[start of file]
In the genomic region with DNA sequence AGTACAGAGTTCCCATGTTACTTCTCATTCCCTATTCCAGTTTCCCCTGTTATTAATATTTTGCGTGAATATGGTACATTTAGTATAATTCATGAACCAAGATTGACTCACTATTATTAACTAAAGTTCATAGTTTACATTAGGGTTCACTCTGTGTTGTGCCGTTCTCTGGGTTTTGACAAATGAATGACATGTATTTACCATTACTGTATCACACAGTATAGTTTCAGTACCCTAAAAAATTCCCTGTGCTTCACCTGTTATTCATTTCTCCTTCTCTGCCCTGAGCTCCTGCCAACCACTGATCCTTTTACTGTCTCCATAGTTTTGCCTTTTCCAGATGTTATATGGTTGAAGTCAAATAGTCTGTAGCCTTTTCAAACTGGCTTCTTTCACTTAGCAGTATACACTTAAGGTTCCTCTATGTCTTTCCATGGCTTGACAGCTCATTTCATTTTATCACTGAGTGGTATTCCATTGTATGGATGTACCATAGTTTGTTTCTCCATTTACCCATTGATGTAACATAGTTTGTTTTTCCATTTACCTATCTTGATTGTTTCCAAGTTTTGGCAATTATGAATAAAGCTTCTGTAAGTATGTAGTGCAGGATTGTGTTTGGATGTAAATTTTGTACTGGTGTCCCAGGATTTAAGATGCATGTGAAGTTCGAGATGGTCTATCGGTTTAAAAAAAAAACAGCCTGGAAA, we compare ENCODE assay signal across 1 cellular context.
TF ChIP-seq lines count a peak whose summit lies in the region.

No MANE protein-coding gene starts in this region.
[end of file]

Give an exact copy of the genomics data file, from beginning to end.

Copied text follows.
In the genomic region with DNA sequence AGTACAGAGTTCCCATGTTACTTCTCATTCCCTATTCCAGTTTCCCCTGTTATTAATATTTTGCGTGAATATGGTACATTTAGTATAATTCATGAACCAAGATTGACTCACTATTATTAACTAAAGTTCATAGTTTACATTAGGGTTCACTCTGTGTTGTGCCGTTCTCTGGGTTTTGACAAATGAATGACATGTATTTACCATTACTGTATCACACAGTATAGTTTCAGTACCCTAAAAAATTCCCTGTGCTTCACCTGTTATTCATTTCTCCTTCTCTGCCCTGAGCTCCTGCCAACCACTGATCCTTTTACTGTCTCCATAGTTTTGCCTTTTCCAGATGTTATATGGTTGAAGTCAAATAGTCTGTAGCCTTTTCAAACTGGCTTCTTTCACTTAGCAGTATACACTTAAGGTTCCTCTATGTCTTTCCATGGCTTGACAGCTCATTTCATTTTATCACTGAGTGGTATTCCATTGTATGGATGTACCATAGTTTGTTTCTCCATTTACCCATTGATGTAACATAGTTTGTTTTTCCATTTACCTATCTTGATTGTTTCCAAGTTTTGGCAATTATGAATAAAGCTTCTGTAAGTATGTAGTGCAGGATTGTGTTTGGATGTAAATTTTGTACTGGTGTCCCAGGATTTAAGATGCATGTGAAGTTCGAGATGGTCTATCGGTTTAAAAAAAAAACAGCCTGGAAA, we compare ENCODE assay signal across 1 cellular context.
TF ChIP-seq lines count a peak whose summit lies in the region.

No MANE protein-coding gene starts in this region.